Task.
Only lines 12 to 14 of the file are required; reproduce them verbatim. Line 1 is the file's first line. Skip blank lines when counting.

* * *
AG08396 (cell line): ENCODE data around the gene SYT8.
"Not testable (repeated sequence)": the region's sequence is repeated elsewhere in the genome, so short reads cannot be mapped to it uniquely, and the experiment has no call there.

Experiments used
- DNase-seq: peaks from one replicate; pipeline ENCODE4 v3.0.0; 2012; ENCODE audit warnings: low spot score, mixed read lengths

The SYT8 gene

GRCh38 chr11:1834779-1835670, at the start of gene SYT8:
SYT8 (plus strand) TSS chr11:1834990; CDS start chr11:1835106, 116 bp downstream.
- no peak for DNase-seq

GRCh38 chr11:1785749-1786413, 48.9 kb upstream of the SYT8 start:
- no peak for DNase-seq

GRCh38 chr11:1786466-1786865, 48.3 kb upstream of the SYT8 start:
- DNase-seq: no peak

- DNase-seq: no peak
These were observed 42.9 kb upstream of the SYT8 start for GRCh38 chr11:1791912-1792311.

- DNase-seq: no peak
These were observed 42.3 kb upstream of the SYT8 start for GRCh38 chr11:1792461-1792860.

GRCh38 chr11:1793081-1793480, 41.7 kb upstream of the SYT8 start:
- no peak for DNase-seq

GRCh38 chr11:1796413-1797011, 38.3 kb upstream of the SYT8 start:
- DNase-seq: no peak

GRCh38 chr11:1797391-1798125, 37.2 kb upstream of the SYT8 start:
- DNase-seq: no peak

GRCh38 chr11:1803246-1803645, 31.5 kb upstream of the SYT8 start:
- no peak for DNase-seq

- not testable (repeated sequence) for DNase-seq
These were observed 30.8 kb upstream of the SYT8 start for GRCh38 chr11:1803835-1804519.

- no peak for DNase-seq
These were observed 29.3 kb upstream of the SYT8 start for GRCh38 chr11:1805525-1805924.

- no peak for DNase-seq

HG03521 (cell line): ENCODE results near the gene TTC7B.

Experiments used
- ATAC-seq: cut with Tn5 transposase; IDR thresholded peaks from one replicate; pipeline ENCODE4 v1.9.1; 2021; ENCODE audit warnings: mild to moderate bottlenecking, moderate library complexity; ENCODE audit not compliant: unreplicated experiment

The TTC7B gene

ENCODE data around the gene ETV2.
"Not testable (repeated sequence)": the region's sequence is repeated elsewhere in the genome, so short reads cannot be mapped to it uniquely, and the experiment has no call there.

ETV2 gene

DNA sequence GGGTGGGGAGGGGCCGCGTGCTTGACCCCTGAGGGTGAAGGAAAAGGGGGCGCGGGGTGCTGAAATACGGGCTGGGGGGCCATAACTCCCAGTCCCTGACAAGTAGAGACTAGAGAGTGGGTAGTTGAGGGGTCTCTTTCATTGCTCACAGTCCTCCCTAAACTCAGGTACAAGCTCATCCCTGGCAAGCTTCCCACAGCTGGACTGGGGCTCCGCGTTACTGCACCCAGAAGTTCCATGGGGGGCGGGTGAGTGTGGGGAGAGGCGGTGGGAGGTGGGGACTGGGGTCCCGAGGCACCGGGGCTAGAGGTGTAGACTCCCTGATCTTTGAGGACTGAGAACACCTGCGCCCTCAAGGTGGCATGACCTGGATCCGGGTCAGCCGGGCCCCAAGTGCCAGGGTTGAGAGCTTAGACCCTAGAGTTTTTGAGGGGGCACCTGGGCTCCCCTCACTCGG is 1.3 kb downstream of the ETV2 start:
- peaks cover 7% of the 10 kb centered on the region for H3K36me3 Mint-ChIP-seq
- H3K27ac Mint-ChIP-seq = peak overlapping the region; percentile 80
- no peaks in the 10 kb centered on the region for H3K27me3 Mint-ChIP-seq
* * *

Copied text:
- DNase-seq: no peak

- DNase-seq: no peak
These were observed 42.9 kb upstream of the SYT8 start for GRCh38 chr11:1791912-1792311.